Marilyn Stablein

Water, Fire and Ice: Four Dreams

I didn't remember the dream
until Joy Williams, a writer at Yaddo,
at breakfast looked out the window and said,
"Look all the icicles are melting."

                I walk on the side of a country lane. Up ahead a mudslide. Soupy dirt slid down a hill blocking the route. I sidestep a driver who very carefully maneuvers a milk truck around the muck on the narrow road.
                Icicles project above the ground. They’re not flat but pointed like long spears.
                I break one off. It’s not ice after all but a glass shard from a chandelier—tapered, flat, and transparent. Spears are everywhere. Some as tall as three feet.
                Overhead iced wires hang down like Tibetan prayer flags. Other ice formations on the road turn out to be nests. Clusters of crystals in amazing shapes give comfort and shelter to winter birds.

Flaming Couch

                I'm on the floor on my hands and knees. Odd sparks fly around the room. Embers from a volcano on the ridge behind the house land on the oak floor.
                What if the floor catches fire?
                Quickly I rub a cloth back and forth over the wood to rub out sparks.
                A black leather couch nearby has burn holes like those from a lit cigarette someone carelessly left behind. I peer through a gap in the leather. An open flame flickers below.
                Is this a sign of some kind? Like a burning bush on a holy mountain? I see underground. A circle of modest blue flames like those on a gas stove burner set to low smolder and softly radiate.
                Everything is vulnerable. The couch, the room, the floor could all burst into flames.
                Who should I warn?

Horned Salmon

                I join some friends on a sailboat for an afternoon on the Hudson. Out in the open water the winds die down but the temperature shoots up.
                "Winter is confined to land," someone says. "It's always summer out here."
                A seal surfaces beside an unusual fish the size of a three foot salmon but with eight or ten pointy horns. As it swims near the boat everyone watches.
                Suddenly the horned fish leaps out of the water, jumps onto the sail, bounces trampoline like, then crashes down on the picnic basket I didn't realize I brought. We scuffle, a tug-of-war scramble for food. After a brief struggle I push the fish back overboard where it belongs.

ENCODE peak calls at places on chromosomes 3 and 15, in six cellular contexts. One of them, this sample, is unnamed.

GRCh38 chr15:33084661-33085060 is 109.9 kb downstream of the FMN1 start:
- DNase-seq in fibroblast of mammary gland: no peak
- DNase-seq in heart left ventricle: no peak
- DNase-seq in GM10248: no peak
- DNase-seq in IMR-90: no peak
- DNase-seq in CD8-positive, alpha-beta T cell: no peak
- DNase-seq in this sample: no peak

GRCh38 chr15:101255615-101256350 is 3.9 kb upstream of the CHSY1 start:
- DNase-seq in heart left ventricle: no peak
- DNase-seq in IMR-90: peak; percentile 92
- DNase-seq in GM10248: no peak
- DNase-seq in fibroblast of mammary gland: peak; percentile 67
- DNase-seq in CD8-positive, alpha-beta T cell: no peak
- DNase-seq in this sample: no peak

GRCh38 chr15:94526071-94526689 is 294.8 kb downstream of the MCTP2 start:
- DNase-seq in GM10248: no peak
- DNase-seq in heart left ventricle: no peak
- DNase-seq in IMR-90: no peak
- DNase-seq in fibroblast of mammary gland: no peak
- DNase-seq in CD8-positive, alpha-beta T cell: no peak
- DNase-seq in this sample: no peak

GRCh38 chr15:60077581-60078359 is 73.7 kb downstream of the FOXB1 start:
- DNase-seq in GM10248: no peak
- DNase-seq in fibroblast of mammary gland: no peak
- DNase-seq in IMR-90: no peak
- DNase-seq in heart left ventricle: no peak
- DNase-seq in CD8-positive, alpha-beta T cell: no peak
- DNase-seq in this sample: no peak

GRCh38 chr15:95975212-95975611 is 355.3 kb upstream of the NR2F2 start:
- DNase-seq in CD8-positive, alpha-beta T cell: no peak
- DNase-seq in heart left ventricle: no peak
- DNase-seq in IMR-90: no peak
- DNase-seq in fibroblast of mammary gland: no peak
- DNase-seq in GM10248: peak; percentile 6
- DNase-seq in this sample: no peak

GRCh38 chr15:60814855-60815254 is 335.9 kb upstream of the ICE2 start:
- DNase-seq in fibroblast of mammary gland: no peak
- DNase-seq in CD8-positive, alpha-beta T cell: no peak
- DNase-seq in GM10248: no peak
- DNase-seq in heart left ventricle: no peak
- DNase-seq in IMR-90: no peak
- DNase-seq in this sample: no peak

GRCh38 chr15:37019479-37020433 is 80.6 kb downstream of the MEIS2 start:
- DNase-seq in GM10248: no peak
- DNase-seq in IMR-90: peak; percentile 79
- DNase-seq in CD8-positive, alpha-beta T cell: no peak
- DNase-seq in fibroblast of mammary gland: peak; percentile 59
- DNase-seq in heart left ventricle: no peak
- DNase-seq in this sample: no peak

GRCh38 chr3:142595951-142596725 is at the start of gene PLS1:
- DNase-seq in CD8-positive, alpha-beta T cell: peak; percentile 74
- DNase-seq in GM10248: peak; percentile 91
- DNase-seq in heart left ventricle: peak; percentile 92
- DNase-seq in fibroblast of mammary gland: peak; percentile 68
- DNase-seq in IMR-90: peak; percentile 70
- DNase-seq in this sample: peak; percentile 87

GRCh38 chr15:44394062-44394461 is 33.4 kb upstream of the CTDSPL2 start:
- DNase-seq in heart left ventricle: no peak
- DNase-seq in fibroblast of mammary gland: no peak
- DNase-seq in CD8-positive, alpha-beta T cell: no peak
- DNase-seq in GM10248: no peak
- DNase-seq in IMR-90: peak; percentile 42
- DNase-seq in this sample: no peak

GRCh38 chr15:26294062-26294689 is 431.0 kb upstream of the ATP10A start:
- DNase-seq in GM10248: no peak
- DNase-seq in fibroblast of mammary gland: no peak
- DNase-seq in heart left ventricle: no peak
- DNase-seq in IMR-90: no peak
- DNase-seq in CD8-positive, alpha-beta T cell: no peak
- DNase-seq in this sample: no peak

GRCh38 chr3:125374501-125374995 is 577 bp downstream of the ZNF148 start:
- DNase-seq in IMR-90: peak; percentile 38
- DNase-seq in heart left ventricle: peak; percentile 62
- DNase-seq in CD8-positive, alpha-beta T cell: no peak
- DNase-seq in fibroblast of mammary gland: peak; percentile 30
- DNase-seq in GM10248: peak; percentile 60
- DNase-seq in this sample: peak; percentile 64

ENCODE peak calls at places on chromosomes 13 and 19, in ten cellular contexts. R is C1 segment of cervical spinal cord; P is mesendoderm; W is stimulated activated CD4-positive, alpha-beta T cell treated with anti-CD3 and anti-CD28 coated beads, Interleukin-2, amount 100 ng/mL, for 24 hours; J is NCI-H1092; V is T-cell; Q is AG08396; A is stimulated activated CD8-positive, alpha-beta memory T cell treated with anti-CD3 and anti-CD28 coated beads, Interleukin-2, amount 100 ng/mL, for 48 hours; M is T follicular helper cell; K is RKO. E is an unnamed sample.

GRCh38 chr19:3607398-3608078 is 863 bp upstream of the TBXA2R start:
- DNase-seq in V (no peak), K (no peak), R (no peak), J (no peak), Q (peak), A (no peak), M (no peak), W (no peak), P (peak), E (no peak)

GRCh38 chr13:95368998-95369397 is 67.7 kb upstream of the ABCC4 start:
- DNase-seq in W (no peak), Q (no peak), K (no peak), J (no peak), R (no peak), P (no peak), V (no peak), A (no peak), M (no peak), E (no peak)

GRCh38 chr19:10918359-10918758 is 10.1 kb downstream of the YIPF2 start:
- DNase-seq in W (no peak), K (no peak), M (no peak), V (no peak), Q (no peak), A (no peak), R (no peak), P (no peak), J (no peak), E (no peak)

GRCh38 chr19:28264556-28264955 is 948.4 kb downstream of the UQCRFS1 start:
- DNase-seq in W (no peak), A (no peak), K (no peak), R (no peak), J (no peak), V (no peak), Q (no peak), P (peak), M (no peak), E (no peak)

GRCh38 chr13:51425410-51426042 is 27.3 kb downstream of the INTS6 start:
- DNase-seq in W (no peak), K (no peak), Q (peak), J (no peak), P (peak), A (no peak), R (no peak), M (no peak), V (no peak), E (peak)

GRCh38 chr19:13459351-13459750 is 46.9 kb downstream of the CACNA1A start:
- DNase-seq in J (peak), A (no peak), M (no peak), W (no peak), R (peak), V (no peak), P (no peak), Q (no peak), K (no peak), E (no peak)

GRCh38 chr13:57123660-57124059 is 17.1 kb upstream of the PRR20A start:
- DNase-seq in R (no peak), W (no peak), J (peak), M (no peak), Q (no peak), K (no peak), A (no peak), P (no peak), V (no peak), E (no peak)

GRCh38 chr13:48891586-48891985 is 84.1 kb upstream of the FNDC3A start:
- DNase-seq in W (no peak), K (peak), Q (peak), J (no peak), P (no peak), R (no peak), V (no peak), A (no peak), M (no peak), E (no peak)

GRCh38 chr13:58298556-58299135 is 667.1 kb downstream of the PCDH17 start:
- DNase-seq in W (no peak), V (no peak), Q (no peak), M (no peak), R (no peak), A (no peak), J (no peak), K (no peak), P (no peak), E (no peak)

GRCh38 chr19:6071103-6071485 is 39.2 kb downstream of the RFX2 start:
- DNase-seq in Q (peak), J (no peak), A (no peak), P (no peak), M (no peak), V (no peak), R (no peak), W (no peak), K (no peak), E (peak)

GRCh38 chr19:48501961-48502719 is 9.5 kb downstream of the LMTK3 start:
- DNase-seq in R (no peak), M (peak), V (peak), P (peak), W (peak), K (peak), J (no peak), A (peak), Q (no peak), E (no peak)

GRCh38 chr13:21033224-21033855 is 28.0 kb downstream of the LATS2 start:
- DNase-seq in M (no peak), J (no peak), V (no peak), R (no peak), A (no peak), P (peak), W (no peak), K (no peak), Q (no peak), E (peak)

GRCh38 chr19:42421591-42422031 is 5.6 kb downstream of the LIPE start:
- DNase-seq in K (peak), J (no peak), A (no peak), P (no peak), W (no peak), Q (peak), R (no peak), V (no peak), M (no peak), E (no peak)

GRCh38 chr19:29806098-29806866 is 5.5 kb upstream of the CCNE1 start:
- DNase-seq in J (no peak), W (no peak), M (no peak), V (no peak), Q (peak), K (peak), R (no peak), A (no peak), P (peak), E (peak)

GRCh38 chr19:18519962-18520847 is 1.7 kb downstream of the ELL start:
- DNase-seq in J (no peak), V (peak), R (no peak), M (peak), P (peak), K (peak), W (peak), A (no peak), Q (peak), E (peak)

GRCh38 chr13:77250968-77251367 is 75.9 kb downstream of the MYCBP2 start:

The sailboat heads through a new landscape. Fifty feet tall rocky precipices rise out of the water. People swim on one side of the river, freshwater dolphins on the other side.
                "Look," I point, "the Straits."
                Cliffs from a famous Narrows passageway transported to the Hudson. Is it the Rock of Gibraltar? Or the Straits of Magellan?


                I'm scheduled to perform in an outdoor theater overlooking a bay. There is an unknown state or country on the other side of the water.
                I'm early. Suddenly ornately painted gates like those on an old Los Angeles Buddhist temple swing open. A busy Chinese take-out counter waitress inside serves noodles and hot soup in heavy white bowls.
                Since I have time to kill I follow people through a tall iron gate beside gilded statues then enter a dark room where an old dusty unlit carousel idles.
                At a motorcycle shop people line up for free posters. I take one with an abstract pattern then try to read the print to see where I am.
                Instead I’m back at the theater stage. Sam Hamill, a poet, sits on a bench in front of me talking animatedly to someone I used to be.

Marilyn Stablein is a poet, essayist, fiction writer and mixed media artist working in collage, assemblage, sculptural artist books, and performance art. Recent books include: Vermin: A Traveler’s Bestiary (Spuyten Duyvil); Houseboat on the Ganges & A Room in Kathmandu: Letters from India & Nepal 1966-1972 and Milepost 27: Poems, a pick for Southwest Book of the Year 2019.
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